From: Commanding General, III Marine Amphibious Force

“2. Your effective defensive efforts during the recent enemy ground assault on Da Nang contributed significantly to the protection of vital installations in the Da Nang East area and subsequent defeat of the NVA/VC assault forces.”

From: Commander, Third Naval Construction Brigade:

“2. The Seabees are more noted for their ability to build than to fight, but fighting is part of the Seabee tradition as wel;l. It is heartening to know that when called upon toprovide combat support, you responded in such an exemplary manner”

1969… At 2111 two 107mm rocket rounds impacted in and south of Camp Barnes. No NMCB-62 personnel or equipment casualties were sustained. The Camp remained in Condition Blue until 2210.
…NMCB-11/NMCB-10 BEEP completed.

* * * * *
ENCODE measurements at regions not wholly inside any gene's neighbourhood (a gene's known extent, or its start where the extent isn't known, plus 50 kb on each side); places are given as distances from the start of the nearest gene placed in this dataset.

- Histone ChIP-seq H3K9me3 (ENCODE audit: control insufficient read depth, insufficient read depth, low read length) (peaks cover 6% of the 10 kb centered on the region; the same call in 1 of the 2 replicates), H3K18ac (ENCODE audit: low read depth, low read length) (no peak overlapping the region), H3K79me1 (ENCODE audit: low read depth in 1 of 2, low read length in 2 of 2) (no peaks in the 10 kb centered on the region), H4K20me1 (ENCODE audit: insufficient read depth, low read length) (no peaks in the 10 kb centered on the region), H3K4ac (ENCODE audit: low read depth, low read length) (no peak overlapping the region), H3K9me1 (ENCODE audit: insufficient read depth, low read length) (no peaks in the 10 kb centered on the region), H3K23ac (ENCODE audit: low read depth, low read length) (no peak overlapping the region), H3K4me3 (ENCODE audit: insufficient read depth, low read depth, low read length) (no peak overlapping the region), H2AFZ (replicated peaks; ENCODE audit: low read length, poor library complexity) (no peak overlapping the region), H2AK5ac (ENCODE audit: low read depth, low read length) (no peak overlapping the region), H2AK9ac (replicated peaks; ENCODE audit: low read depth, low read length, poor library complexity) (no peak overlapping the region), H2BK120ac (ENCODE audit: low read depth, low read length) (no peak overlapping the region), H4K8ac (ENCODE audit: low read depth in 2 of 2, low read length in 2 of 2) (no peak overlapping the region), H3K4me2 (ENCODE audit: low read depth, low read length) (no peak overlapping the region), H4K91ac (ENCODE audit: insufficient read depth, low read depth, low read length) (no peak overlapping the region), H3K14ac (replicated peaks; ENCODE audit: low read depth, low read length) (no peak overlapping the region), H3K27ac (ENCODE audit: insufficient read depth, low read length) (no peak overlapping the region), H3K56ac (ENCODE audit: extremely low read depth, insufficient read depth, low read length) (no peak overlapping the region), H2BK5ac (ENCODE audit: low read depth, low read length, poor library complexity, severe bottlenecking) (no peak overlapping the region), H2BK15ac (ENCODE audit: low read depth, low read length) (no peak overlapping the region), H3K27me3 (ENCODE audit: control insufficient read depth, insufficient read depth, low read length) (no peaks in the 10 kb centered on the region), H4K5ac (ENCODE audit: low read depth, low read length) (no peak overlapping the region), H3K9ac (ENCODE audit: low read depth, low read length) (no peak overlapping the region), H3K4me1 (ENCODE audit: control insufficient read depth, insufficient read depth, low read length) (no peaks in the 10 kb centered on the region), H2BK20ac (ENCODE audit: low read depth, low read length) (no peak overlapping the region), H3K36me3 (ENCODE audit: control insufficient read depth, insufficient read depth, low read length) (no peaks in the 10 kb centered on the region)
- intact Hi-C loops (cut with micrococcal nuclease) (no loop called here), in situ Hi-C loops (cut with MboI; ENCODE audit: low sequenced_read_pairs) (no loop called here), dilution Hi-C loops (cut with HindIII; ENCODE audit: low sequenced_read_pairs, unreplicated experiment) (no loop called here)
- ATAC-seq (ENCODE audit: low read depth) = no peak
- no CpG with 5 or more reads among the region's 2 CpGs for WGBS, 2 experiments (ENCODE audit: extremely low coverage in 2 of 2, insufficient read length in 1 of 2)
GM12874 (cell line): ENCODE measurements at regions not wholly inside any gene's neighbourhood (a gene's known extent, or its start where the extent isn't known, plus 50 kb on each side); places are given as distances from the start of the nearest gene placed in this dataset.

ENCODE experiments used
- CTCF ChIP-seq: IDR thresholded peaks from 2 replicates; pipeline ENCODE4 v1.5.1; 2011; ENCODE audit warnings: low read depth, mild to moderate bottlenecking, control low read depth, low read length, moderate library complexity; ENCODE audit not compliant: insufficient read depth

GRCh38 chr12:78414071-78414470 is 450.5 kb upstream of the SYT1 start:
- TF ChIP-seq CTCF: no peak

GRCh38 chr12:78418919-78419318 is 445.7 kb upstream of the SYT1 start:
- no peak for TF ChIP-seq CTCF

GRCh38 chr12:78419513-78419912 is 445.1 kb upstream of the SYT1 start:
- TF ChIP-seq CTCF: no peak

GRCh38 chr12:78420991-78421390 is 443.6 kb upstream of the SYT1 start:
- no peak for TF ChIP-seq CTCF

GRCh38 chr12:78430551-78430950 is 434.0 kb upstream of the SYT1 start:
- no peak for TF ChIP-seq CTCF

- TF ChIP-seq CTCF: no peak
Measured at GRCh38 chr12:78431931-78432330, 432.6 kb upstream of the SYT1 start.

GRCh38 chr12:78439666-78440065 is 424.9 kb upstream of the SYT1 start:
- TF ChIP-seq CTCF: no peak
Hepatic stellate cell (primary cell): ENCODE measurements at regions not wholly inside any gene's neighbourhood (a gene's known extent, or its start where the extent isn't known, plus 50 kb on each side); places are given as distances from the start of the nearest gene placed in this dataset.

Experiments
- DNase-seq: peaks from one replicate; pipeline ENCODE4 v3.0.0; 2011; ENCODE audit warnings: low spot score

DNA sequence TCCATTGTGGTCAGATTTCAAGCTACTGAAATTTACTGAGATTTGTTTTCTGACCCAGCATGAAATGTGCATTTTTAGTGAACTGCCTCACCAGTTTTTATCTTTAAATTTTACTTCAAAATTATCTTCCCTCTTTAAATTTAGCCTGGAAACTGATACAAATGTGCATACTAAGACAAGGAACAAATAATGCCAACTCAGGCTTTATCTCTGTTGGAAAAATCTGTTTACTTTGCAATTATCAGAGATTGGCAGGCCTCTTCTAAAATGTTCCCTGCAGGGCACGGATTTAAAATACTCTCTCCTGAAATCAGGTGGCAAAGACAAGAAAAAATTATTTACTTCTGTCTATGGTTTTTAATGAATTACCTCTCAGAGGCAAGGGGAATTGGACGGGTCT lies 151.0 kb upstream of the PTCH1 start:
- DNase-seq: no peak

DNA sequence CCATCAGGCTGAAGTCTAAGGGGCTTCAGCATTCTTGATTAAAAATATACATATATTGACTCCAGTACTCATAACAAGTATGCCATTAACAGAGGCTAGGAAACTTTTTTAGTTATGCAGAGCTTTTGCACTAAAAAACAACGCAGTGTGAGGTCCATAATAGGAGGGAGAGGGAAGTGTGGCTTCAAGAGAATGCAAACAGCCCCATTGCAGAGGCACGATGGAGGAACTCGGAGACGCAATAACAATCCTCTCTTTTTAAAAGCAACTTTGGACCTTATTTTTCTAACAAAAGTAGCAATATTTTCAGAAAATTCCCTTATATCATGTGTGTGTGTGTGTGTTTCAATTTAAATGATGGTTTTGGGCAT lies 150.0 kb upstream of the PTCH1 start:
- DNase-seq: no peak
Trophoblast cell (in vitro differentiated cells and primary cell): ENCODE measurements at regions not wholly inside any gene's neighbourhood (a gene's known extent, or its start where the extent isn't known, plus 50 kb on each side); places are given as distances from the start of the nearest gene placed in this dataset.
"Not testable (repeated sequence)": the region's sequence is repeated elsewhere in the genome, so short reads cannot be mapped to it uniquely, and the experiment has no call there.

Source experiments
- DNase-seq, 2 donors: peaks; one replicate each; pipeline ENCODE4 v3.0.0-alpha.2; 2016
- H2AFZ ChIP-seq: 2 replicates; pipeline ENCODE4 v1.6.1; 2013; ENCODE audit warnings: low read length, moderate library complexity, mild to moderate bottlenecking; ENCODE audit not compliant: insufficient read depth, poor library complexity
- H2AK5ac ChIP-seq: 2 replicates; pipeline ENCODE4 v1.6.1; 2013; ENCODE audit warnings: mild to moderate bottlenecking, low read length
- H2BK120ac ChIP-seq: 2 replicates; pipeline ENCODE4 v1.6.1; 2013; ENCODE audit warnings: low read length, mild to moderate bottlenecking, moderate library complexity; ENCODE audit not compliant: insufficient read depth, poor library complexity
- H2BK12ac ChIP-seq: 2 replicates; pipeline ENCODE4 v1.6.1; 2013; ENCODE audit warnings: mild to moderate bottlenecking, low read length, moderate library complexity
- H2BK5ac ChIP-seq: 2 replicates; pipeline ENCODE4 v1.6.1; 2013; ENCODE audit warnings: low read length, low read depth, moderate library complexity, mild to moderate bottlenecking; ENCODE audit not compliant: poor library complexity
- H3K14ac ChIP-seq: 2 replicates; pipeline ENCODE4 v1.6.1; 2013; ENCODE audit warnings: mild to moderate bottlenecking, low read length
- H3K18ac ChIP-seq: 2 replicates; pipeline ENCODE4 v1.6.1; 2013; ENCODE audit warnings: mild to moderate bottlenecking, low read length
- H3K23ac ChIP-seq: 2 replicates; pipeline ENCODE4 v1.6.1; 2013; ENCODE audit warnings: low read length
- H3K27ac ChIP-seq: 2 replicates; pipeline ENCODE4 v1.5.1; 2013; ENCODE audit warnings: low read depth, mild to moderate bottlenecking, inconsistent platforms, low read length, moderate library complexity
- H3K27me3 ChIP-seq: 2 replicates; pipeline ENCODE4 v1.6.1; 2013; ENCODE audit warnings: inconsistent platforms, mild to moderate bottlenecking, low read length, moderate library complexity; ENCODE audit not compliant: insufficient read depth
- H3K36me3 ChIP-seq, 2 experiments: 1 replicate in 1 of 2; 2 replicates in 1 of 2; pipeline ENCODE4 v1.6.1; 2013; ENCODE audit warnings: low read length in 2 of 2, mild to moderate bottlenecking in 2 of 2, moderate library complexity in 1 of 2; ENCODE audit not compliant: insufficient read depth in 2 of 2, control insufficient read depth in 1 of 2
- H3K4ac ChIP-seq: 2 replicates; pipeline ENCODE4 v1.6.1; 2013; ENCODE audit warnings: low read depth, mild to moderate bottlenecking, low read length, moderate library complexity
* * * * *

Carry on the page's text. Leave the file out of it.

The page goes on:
…NMCB-8’s Detail Whiskey, consisting of 20 enlisted men, deployed from Camp Haskins South to An Hoa via convoy. The Detail was tasked with constructing bunkers.
…CDR C.R. Whipple, CEC, USN, CO NMCB-3 and party arrived for the pre-deployment visit.
…The USO show “Okay Miller Show” performed at NMCB-4’s Camp Adenir. This was one of the best shows to play in Vietnam.

1970… CDR P. Oliver, Jr., CEC, USN, CO NMCB-7 departed Camp Shields on the last Main Body Flight to CBC Davisville.
…The Honorable John H. Chafee, SECNAV, VADM J.H. King, COMNAVFORV, Dr. Robert A. Frosch, Assistant Secretary of the Navy (R&D), and party visited NMCB-5’s Detail Golf at Nam Can.
…a mining accident took place about 20 kilometers south of Da Nang (AT 967 600 and BT 005 566) and resulted in the loss of a dozer respectively with one man medevaced

2005…First female Seabee KIA-CS1 Regina Clark killed in action Iraq